Friendly Fire , Katrina Roberts’ cycle of fifty-two sonnets, proves the durability and flexibility of the lyric today. A taut narrative scaffolding supports Roberts’ brief, searing meditations on family, farm labor, friendship, illness, parenting. Colloquial language lends verve. Literal images evoke the texture of farm life. Roberts explores abstraction (“Forgiveness”) with apt metaphor: “I shelter the grudge, build / a rustic cabin for it in my chest, pound rusty nails / in to anchor a porch where I sit glaring.” At the close of “Malignant,” the narrator asks a timeless question: “what lies in wait for us?” Read Friendly Fire for Roberts’ sensual and wise rendering of the here and now. —Robin Becker, 2007 Judge, the Idaho Prize for Poetry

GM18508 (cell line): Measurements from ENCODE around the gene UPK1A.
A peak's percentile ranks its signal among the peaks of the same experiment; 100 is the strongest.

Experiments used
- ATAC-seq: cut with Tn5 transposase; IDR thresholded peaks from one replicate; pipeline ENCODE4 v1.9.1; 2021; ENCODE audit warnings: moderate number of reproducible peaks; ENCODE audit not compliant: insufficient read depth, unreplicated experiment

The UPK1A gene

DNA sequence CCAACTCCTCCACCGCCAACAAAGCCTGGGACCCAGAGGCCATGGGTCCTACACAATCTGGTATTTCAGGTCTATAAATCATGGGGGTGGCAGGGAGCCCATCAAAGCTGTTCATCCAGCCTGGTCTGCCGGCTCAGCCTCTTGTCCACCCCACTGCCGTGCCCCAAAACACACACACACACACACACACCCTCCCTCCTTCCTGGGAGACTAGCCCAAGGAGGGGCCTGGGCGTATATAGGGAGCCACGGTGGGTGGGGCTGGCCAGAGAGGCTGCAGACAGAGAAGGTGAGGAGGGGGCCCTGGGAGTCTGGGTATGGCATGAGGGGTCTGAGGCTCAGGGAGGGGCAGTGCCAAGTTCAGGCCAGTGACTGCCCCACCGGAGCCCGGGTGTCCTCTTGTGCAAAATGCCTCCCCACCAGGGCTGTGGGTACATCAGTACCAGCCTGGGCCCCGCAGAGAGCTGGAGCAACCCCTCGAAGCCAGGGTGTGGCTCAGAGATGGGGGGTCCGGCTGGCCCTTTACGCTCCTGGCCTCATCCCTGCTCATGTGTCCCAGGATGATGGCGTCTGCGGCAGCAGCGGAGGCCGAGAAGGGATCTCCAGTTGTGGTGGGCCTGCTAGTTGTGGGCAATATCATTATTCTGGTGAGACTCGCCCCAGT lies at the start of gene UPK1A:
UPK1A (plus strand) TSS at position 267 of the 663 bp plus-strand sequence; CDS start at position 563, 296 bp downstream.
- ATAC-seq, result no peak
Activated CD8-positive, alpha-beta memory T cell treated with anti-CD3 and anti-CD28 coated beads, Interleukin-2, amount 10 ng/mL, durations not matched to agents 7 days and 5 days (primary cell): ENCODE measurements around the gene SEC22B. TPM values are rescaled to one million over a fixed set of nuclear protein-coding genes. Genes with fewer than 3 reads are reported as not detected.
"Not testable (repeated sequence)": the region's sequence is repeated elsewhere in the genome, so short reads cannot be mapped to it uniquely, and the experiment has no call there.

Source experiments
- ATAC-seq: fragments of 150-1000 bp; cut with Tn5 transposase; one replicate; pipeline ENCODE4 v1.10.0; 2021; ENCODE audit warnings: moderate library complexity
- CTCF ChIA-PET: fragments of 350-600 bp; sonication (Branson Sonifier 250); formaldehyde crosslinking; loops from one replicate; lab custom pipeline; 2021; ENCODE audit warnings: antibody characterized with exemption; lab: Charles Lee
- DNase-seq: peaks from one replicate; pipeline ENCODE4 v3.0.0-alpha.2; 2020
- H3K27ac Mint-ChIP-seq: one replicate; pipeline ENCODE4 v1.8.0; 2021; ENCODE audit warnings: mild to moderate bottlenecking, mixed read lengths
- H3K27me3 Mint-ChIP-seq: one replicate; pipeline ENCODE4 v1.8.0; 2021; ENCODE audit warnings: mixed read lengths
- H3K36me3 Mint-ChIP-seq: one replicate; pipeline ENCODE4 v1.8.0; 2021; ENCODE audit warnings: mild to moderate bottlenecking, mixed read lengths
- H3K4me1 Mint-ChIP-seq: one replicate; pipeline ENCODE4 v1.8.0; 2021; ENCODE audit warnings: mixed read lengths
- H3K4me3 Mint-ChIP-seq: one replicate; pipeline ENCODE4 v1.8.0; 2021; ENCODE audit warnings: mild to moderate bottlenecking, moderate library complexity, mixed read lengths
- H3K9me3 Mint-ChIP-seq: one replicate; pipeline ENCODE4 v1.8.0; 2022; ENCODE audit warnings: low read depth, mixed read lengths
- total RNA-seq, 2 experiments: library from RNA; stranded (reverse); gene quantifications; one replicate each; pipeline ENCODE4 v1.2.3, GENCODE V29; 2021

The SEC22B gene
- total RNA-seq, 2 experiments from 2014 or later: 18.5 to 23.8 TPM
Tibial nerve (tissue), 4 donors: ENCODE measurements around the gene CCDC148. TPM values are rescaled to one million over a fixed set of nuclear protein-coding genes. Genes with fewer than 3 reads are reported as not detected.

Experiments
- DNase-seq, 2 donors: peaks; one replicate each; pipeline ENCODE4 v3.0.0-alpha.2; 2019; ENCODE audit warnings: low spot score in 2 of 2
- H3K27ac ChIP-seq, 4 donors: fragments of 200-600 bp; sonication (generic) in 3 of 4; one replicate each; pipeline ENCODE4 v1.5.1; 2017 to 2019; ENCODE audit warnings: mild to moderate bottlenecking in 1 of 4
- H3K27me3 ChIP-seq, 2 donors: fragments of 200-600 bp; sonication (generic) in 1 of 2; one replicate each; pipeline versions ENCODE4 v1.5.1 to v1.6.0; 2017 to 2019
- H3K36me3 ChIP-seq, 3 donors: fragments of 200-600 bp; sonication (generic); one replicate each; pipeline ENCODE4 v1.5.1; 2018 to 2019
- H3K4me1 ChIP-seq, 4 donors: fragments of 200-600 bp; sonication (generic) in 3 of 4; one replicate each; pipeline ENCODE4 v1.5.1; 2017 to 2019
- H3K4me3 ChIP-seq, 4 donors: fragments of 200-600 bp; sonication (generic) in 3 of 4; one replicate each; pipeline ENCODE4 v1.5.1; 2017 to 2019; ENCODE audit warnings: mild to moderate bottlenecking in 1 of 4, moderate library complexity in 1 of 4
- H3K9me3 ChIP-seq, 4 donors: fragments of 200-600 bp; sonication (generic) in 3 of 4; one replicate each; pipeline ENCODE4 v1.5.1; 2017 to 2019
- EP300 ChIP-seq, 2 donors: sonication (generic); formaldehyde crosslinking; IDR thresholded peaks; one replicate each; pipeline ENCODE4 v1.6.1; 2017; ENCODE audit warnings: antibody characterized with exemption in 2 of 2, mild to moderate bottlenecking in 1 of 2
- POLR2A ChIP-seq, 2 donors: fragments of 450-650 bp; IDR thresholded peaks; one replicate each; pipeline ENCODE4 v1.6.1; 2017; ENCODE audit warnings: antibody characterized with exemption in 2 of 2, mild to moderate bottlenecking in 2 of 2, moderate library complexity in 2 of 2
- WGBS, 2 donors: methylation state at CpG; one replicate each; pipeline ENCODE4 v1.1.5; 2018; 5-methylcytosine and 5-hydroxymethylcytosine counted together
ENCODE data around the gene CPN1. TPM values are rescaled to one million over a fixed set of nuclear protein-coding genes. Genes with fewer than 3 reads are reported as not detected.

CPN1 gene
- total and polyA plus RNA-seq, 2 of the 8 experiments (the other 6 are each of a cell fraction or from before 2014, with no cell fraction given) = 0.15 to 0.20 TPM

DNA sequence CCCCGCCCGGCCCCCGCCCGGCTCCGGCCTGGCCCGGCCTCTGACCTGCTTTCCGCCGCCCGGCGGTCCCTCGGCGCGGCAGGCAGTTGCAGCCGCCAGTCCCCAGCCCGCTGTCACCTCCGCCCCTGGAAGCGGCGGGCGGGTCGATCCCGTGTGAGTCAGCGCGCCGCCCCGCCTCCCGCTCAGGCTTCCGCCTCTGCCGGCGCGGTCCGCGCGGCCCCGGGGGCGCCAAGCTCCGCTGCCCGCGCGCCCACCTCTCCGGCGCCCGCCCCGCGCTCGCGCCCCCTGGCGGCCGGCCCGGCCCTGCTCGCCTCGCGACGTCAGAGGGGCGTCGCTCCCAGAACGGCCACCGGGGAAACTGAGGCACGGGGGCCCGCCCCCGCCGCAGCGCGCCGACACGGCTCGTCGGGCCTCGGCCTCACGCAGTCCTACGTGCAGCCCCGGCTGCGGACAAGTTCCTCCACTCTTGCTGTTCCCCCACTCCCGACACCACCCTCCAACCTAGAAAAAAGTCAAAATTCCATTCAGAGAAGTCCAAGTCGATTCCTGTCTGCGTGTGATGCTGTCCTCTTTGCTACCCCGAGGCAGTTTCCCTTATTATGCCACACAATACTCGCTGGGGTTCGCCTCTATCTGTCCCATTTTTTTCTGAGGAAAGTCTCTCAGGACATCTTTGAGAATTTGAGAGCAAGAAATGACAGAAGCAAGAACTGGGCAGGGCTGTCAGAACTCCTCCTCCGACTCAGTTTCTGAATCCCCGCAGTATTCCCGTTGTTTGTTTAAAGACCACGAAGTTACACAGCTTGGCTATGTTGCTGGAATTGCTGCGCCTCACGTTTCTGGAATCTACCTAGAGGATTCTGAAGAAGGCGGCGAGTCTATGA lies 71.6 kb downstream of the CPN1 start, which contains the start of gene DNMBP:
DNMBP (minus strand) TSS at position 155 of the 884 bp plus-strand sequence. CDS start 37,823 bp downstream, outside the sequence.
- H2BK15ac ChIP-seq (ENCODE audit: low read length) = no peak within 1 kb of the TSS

FRIENDLY FIRE—that accidental agent of injury or death to one’s own forces—lends its name to Katrina Roberts’s third collection, capturing the disquieting mix of innocence and violence central to the work’s exploration. Elemental and protean, fire appears throughout these lyrical glimpses, always a syzygial force;that which terrifies (or destroys)may be that which is necessary. These poems consider how both nurture and nature inform violent behaviors; how we must choose to see beauty in decay; how prayer has power even if we don’t know whom we’re addressing. Informed by the possibilities of the “American” sonnet, this sequence confronts inherent dangers in even the best-intended human gestures, and explores how we sustain faith in the face of such damage. Searching for sense in an often shattered world, limning a seam between personal and political,mining contradictions we must live within when so many people are at war, when hunger, disease and poverty are rampant, these poems forge a place where intentions and consequences are called into question;where silence is indeed profound and must be honored with apology, forgiveness and praise; and where—when facing mortality—one might sing in celebration.